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Re: [ontolog-forum] Thing and Class

To: "[ontolog-forum]" <ontolog-forum@xxxxxxxxxxxxxxxx>
From: "John F. Sowa" <sowa@xxxxxxxxxxx>
Date: Sun, 14 Sep 2008 12:48:44 -0400
Message-id: <48CD406C.4040206@xxxxxxxxxxx>
Azamat and Leonid,    (01)

Intensions can be derived from extensions, but the extensions may
lose or ignore some important distinctions in the definitions.  I
use the Greek letter delta for a *denotation operator* that maps
a type t and a world w to the set of instances of t in the world w:    (02)

    delta:  Types x Worlds -> Sets    (03)

However, the mapping by delta is not one-to-one, since for a given
world w, the set delta(HumanBeing,w) may be the same as the set
delta(FeatherlessBiped,w).  Also, delta(t,w) for any type t that
has no instances in the world w would be the empty set.    (04)

Therefore, a taxonomy defined by intensions is more fine grained
than a taxonomy defined by extensions, because the sets may blur
important distinctions in the definitions.    (05)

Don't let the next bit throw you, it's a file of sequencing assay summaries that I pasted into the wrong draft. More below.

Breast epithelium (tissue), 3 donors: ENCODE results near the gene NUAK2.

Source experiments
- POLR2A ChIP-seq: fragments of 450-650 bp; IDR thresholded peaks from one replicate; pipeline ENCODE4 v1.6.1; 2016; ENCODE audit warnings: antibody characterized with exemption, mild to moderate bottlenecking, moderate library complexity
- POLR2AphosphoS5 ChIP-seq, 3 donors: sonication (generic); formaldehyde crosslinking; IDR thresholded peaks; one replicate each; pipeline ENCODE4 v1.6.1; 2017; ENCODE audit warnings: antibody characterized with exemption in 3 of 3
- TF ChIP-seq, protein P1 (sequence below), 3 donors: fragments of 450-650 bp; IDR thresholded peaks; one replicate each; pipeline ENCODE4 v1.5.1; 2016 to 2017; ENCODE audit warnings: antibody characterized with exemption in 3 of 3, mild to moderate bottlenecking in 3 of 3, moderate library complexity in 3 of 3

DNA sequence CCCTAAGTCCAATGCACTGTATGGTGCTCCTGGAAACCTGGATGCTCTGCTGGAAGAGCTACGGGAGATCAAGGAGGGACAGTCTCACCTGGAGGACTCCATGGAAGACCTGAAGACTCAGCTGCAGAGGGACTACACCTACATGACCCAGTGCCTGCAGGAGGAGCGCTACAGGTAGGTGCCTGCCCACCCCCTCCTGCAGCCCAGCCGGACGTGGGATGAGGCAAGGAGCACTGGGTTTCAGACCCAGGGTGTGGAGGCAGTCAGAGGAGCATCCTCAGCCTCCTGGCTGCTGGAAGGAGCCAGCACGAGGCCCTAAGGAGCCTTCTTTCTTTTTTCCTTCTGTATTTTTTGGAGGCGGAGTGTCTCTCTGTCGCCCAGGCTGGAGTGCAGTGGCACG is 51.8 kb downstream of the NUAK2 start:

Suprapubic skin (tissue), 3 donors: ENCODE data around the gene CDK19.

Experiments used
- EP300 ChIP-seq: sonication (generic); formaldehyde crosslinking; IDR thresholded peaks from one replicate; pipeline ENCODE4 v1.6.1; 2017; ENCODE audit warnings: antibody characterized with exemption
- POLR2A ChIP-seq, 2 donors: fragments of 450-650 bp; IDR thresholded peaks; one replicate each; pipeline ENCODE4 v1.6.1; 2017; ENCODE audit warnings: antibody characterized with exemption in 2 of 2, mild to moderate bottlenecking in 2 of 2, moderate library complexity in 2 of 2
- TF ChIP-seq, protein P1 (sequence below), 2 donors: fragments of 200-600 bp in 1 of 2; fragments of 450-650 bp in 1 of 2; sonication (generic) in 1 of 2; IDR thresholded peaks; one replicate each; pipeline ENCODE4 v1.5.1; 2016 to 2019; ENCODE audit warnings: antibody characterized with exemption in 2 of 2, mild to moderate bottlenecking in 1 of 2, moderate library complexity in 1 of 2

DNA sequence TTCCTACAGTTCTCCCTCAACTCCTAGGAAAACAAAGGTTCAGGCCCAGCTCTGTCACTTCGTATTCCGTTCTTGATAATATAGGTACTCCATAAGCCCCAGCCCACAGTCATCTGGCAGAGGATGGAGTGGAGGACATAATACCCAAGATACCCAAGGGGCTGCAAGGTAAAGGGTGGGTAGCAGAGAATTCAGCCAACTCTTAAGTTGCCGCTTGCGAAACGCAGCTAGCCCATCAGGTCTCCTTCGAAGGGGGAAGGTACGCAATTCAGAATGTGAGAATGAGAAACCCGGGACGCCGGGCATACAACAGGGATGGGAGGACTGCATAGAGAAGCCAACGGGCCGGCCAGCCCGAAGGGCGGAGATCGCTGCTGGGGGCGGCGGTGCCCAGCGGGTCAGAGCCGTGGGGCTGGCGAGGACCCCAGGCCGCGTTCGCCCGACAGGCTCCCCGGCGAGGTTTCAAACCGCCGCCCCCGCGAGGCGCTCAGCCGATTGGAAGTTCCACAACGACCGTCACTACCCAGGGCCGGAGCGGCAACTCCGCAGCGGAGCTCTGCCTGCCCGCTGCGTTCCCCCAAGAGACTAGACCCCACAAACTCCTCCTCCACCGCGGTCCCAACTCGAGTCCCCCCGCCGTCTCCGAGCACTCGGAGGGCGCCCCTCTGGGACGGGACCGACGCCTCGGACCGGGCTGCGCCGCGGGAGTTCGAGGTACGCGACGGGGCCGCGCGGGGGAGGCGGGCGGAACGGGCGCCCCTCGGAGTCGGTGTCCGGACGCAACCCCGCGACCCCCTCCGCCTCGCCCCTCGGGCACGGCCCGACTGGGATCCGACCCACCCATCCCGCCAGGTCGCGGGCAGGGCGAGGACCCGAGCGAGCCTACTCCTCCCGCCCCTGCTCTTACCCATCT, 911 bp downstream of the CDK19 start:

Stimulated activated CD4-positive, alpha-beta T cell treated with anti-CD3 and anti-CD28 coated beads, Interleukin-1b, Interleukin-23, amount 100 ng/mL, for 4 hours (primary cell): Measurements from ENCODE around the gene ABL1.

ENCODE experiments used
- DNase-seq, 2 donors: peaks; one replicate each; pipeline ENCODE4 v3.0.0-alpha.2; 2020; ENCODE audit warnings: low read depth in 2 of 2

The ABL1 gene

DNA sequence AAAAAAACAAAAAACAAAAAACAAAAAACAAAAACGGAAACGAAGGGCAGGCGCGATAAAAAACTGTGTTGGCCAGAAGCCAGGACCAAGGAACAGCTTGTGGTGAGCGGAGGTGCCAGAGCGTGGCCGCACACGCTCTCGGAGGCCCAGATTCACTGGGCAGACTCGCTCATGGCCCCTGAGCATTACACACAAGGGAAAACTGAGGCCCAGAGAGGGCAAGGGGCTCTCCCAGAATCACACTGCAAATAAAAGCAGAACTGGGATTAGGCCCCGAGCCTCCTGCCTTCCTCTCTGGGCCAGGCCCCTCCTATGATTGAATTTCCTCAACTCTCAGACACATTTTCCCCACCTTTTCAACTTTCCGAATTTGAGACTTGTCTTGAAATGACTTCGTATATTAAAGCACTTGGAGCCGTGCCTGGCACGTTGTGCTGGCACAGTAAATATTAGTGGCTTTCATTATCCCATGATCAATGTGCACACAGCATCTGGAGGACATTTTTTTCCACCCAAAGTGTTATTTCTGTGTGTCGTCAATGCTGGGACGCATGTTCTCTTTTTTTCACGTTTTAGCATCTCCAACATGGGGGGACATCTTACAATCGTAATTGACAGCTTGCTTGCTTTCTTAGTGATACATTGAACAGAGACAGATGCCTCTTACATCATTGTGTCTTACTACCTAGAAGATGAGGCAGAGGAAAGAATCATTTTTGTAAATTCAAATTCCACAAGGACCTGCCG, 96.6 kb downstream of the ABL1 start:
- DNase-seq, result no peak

Different applications that might use the same taxonomy may depend
on those distinctions.  For example, a taxonomy for the history of
proposed airplane designs might have the type FlappingWingAircraft,
but a taxonomy of airplanes that were actually built and survived
their first test flight might have no instances.  But a taxonomy
defined by descriptions (intensions) could be used for both purposes.    (06)

 > Accordingly, there is extensional classification, called taxonomy,
 > and intensional classification, called meronomy, or mereology.    (07)

The confusion between those two classifications is usually caused
by terminologies that make a vague distinction of broader/narrower.
That distinction should be clarified by using different dyadic
relations, subtypeOf and partOf, which define distinct partial
orderings.  Both of them should accommodate hypothetical things
like unicorns, which have a horn as part, and airplane designs
that depend on the details of how the parts are assembled.    (08)

People might dismiss unicorns as mythical or fictional animals,
but biologists commonly talk about, describe, and search for
instances of fossils of hypothetical organisms.  An example
would be the first tetrapod that crawled out of the water and
became the ancestor of the amphibians.    (09)

John    (010)

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